In the period between April 2020, at the start of the Covid-19 outbreak, and June 2021, the number of account takeover (ATO) attempts spiked by 307 percent.
This is according to a new report from anti-fraud company Sift. Analyzing its global network of over 34,000 sites and apps, as well as conducting a survey of more than 1,000 US consumers, the company found that this attack method made up 39 percent of all fraud attempts blocked on its network in Q2 2021.
Of all the different industries, the financial services industry took the biggest hit. ATO attacks on the sector rose 850 percent between Q2 2020 and 2021, with most attacks aimed at crypto exchanges and digital wallet users.
As a result, half (49 percent) of the consumers polled for the report said they felt most at risk of ATO on financial services sites. A quarter of the victims (25 percent) were indeed defrauded on such sites.
The report also uncovered what criminals do once they gain access to a compromised account. Instead of clearing the account immediately, they often test the stolen credentials against other services and mine the accounts for personally identifiable and confidential information.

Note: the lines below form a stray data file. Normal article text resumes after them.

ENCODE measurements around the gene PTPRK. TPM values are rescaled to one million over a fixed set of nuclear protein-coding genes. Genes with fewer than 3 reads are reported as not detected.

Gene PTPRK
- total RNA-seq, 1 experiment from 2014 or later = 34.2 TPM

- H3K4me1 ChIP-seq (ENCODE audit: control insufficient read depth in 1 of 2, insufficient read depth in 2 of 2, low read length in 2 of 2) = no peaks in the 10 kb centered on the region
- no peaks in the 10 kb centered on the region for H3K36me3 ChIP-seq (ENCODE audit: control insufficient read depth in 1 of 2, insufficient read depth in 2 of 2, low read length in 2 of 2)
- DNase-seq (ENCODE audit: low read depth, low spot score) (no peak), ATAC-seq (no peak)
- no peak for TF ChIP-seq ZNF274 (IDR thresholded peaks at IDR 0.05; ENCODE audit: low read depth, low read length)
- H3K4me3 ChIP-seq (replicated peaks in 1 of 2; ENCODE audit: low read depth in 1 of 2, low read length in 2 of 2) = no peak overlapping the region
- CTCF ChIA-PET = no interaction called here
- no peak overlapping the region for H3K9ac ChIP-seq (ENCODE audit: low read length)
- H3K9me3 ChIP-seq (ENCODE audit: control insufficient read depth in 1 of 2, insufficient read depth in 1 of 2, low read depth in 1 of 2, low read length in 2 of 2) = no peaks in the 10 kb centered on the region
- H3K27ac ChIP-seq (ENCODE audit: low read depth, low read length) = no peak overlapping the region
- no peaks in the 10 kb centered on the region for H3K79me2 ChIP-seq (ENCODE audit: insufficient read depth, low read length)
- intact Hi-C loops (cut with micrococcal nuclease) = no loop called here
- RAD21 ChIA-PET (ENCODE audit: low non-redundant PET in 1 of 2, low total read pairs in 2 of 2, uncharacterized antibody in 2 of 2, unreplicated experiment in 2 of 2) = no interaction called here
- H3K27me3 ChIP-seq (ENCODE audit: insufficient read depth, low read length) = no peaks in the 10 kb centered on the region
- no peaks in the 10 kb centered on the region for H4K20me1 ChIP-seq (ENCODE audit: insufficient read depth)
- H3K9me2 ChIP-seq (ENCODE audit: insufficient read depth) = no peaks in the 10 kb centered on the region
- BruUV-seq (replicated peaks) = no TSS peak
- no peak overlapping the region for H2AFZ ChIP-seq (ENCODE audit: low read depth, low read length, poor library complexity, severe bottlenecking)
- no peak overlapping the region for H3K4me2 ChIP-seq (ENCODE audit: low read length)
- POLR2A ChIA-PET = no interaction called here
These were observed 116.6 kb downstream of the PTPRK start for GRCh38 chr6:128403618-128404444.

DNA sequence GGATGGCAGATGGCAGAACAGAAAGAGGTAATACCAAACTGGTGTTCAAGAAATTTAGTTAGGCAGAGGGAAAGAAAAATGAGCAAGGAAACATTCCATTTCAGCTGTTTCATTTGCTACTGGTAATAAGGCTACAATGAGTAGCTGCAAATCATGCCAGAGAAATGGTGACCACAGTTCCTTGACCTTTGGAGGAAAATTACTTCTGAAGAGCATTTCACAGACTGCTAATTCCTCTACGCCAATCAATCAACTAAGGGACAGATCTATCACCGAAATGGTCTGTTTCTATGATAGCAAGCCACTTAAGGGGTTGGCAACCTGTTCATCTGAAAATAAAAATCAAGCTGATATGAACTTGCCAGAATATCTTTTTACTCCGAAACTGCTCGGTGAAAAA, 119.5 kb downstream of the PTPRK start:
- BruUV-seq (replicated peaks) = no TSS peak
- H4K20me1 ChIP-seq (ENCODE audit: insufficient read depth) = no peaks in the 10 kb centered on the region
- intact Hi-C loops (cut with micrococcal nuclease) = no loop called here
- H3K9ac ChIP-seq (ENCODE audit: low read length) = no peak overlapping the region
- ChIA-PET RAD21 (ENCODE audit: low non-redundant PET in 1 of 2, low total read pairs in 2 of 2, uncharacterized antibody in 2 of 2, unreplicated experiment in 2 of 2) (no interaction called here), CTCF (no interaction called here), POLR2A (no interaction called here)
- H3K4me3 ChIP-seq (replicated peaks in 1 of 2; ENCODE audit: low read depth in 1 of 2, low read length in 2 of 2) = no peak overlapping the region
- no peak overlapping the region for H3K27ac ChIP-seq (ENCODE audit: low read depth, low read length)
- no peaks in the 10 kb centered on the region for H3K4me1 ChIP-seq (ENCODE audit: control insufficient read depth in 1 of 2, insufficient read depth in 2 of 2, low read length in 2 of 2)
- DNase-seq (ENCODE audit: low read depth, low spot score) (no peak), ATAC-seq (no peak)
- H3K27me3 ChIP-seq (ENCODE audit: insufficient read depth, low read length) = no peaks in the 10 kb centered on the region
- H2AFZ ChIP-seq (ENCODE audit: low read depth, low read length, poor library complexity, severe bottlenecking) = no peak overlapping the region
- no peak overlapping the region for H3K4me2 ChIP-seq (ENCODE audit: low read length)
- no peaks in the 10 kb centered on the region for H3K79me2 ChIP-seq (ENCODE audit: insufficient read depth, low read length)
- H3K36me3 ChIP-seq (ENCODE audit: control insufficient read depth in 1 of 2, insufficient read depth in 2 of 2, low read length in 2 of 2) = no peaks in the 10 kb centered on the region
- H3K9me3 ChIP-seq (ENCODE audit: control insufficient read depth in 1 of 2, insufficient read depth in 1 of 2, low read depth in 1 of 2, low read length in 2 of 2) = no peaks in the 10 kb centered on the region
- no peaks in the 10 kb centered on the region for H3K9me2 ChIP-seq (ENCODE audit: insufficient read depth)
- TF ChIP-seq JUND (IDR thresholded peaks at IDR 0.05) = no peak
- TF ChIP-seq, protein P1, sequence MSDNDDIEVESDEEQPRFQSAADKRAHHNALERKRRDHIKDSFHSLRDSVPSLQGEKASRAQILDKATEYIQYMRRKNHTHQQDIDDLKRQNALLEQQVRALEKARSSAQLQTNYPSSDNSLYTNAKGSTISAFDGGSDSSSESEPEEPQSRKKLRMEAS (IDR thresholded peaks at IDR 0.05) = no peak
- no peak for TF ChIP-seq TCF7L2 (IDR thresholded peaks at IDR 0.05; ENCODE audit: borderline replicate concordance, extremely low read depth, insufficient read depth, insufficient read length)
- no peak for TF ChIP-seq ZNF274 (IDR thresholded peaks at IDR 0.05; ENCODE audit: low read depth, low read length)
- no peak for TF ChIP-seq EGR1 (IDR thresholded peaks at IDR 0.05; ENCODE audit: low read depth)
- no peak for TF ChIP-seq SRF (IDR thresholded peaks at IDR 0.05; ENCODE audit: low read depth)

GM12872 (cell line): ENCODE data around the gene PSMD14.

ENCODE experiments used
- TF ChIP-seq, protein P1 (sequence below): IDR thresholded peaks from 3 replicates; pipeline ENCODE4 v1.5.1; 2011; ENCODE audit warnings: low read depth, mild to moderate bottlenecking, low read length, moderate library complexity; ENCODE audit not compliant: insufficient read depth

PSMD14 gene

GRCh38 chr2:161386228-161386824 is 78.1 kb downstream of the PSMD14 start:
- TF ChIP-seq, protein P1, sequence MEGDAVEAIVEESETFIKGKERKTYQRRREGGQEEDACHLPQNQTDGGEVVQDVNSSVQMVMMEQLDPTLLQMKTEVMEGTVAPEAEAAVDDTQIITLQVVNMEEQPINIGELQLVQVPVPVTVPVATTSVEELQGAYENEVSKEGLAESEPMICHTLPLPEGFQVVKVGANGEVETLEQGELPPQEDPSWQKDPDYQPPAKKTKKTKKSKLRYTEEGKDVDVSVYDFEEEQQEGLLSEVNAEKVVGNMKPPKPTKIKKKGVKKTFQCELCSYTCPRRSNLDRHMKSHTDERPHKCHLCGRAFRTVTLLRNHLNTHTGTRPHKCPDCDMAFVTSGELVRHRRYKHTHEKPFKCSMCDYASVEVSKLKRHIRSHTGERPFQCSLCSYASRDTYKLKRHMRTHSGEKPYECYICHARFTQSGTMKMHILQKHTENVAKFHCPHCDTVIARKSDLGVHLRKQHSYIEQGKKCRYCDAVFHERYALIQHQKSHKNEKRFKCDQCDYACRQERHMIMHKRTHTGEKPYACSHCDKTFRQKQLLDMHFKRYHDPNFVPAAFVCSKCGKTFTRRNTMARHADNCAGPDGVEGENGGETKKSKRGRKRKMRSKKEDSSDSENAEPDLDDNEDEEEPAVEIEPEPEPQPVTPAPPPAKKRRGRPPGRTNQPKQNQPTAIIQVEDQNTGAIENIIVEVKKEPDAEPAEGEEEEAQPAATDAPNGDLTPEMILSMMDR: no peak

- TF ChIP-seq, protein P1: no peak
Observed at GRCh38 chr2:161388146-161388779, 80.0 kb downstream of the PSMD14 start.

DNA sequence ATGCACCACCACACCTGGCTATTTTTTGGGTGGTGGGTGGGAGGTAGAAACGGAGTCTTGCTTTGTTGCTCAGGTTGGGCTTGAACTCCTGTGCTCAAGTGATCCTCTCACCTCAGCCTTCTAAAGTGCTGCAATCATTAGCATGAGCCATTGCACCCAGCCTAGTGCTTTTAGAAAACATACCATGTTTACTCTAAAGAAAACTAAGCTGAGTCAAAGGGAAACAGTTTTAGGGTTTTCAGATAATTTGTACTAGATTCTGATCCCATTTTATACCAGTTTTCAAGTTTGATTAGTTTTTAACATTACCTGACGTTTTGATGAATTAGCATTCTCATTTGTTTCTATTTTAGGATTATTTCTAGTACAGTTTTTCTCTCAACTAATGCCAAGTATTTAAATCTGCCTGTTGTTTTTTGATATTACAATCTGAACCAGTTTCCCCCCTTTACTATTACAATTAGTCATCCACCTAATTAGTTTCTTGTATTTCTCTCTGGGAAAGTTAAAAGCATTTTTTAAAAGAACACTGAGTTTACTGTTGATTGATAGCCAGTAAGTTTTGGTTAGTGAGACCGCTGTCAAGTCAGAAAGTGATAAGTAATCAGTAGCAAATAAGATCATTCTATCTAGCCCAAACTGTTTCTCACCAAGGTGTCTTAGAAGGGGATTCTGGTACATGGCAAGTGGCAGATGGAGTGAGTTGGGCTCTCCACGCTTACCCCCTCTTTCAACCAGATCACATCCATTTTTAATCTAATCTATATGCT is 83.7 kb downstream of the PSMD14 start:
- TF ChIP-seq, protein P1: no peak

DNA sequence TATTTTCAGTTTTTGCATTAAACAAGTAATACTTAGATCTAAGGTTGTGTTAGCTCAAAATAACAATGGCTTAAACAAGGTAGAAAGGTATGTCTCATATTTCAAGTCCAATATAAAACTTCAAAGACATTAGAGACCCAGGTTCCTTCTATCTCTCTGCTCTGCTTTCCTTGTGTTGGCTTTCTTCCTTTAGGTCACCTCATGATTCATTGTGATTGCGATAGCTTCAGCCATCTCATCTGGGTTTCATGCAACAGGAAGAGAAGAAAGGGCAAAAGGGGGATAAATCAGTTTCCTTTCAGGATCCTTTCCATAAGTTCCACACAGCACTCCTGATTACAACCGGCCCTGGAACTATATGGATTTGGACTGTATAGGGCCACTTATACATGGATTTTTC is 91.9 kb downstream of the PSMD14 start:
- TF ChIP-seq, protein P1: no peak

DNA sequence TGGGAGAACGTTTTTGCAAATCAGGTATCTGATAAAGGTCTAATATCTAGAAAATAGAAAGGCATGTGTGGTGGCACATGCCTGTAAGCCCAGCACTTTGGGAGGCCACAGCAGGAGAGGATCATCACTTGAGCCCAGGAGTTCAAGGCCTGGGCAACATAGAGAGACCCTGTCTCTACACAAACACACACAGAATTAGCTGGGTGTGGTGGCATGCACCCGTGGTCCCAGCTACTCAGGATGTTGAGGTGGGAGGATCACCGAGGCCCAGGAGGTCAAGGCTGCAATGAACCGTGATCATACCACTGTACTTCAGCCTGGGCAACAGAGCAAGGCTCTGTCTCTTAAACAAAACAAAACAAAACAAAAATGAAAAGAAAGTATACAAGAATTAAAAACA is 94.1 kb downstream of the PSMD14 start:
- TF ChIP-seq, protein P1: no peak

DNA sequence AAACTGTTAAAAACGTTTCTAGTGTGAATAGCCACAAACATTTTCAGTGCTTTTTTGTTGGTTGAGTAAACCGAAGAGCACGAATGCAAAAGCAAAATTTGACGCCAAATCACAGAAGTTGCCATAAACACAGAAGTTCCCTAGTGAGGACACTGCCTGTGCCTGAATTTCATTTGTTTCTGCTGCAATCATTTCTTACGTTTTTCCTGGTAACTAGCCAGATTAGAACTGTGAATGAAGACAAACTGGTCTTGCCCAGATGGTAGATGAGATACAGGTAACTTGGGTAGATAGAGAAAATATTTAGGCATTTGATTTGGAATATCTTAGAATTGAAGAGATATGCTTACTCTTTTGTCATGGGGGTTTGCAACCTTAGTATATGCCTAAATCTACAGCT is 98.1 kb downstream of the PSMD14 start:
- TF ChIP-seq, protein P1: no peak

Almost half (45 percent) of all victims eventually had their money stolen, and in 42 percent of successful ATO attacks, unauthorized purchases were made with a stored credit card.
Although lockdowns likely played a role in the sudden spike in ATO attacks, the numbers have not dwindled as vaccines roll out and people start heading back to the office.
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